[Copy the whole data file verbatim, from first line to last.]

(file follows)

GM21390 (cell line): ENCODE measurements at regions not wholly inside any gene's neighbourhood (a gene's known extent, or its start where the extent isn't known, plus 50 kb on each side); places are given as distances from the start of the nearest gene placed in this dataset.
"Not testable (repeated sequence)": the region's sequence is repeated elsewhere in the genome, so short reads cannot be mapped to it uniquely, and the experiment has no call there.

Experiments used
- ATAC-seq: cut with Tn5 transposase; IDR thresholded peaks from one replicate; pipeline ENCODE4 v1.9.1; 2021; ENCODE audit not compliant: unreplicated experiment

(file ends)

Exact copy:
GM21390 (cell line): ENCODE measurements at regions not wholly inside any gene's neighbourhood (a gene's known extent, or its start where the extent isn't known, plus 50 kb on each side); places are given as distances from the start of the nearest gene placed in this dataset.
"Not testable (repeated sequence)": the region's sequence is repeated elsewhere in the genome, so short reads cannot be mapped to it uniquely, and the experiment has no call there.

Experiments used
- ATAC-seq: cut with Tn5 transposase; IDR thresholded peaks from one replicate; pipeline ENCODE4 v1.9.1; 2021; ENCODE audit not compliant: unreplicated experiment